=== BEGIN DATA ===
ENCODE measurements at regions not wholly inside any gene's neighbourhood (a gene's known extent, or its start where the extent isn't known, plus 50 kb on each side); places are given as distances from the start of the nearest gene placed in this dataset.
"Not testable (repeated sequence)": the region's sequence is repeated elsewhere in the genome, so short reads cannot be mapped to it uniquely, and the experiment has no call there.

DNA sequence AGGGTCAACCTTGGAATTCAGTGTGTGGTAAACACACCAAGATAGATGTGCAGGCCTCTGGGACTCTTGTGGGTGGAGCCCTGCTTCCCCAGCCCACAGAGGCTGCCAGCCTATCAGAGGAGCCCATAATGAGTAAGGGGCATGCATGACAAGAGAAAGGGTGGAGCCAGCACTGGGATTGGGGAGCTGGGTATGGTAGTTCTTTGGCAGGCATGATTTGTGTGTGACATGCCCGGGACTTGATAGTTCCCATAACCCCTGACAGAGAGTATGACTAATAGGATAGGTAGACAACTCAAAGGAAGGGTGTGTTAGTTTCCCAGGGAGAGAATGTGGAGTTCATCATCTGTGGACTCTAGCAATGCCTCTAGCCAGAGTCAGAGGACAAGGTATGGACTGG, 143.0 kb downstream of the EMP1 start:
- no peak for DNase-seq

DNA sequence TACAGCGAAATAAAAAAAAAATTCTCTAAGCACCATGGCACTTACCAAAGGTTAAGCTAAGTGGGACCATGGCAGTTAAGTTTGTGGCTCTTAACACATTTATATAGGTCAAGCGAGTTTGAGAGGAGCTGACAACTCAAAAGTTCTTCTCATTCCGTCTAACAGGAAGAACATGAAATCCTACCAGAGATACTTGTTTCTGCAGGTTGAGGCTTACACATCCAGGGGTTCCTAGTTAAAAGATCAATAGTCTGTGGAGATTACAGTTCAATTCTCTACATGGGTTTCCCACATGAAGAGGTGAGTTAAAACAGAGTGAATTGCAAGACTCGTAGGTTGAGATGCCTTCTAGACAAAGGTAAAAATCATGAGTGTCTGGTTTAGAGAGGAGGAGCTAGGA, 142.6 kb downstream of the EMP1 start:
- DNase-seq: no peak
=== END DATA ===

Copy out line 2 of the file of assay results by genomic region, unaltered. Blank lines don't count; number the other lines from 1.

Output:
"Not testable (repeated sequence)": the region's sequence is repeated elsewhere in the genome, so short reads cannot be mapped to it uniquely, and the experiment has no call there.